Home' Teacher : Jan-Feb 2011 Contents 74 teacher january/ f ebruary 2011
sultation and validation process to check
with teachers and principals on their appli-
cability and usefulness.
There were a few issues to come out
of that consultation and validation. One
was the focus on schools and classrooms,
despite the fact that many educators work
in other settings; another was ambiguity
as to which standards are to be mandatory
and which voluntary; a third was that the
differentiation between the graduate, pro-
ficient, highly accomplished and lead teach-
ers standards is not clear.
All three go to the heart of the PM’s new
performance management system.
So far as the first goes, it’s the best class-
room teachers who’ll receive a performa nce
bonus. What about those in non- s chool
settings or specialists in schools who don’t
work in classrooms?
So far as the second goes, it’s now appar-
ently going to be mandatory. The AITSL
graduate and proficient levels were expected
to be tied to compulsory teacher registration
or accreditation, while the highly accom-
plished and lead teacher levels would be
voluntary. Not any more, if the PM really
is going to require teachers to participate in
the performa nce ma nagement fra mework
and if it really is going to be based on the
n ational professional standards.
And so far as the third goes, it’s anyone’s
guess as to how the PM’s 25,000 10 per-
centers will divvied up across AITSL’s four
categories. Likewise, it’s a nyone’s guess as
to what effect that divvying up will have
on applications across the four categories.
Then there’s the question of receiving a
performance bonus each year. Can a 2014
10 percenter get another one in 2015?
The real question, of course, is whether
this thing will actually happen. T
This month’s Last Word was written by
Steve Holden, Editor of Teacher and a
likely candidate to be identified as one
of the 90 percenters not to receive a
performance bonus each year. His latest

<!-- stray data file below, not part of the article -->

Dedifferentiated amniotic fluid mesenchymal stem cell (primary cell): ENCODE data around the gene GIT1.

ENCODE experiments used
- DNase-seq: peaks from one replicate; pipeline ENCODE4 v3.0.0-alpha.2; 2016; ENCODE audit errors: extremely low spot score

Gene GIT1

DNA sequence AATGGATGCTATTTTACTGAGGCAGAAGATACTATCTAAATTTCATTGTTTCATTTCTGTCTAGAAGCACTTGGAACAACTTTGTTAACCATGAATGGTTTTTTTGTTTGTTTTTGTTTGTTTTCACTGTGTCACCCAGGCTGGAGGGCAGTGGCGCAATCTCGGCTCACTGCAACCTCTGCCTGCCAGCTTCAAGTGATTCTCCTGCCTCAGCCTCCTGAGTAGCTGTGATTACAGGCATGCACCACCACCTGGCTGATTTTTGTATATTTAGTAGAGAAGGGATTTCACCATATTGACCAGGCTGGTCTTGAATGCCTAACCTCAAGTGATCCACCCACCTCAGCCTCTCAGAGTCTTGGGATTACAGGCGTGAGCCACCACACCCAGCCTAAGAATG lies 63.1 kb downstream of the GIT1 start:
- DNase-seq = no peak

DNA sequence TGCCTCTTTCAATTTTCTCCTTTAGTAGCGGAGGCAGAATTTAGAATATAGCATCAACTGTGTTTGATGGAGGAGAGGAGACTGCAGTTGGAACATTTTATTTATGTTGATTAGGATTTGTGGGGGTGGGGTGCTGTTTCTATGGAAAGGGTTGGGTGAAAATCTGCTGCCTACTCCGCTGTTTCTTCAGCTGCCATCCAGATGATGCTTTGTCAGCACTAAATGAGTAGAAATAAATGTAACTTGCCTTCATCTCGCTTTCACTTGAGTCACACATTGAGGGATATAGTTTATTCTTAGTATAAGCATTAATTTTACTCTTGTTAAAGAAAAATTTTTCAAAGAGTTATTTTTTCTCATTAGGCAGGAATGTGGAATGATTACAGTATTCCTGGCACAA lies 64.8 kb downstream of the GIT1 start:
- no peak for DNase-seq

book is Somebody to Love published by
University of Queensland Press.
Remember the Commonwealth government ’s
election promise last year to pay the top 10
per cent of teachers a bonus based on their
performance? If – and it’s a big if – the pol-
icy really has legs, the Australian Institute
of Teaching and School Leadership (AITSL)
is apparently developing what Prime Min -
ister Julia Gillard described in August as ‘a
nationally consistent , tra nsparent and equita-
ble performance management system,’ called
the Australian teacher performance manage-
ment pri nciples and procedures – or, catchy
and so pronou nceable, ATPMPP for short.
The PM’s breathtaking election policy
offering back in August was that, ‘All teach-
ers will be required to participate in the per-
forma nce ma nagement fra mework and, for
the first time, every teacher in the country
will be potentially eligible for a bonus pay-
ment if they are a top performer.’
According to the PM, ‘A rou nd one in 10
or about 25,000 of the best classroom teach-
ers would receive a performance bonus each
year.’ On the PM’s figures, that means AITSL
will be assessing about 250,000 teach-
ers. Mind you, the number of registered or
accredited teachers is a lot higher – 380,000
or more – since there a re ma ny practicing
educators outside schools and many qualified
educators who aren’t currently teaching, so
AITSL really will have its work cut out.
The PM’s performance management
assessment plan will apparently be based on
lesson observations , student performance
results based on things like National Assess-
me nt Program – Literacy and Numeracy
test results, feedback from parents, and the
qualifications and professional development
activity of teachers. Using the new system,
the nation’s top-performing teachers who’ll
be eligible for a bonus a re apparently going
to be identified by early 2014, based on their
performance in 2013.
The idea is that the new performance
m anagement system will be based on
AITSL’s new national professional stand-
ards for teachers, expected to be in place
this year. The standards specify the profi-
ciency, and skills and knowledge expected
of graduate, proficient, highly accomplished
and lead teachers in terms of subject content ,
pedagogy and professional development.
AITSL has been busily developing the
national professional standards with a con-
steve hOlden WonDERS WhAT’S hAPPEnED To ThE
CommonWEALTh GoVERnmEnT’S PERFoRmAnCE
BonuS PRomISED In LAST YEAR’S ELECTIon.
The last word
Bonus or bogus?
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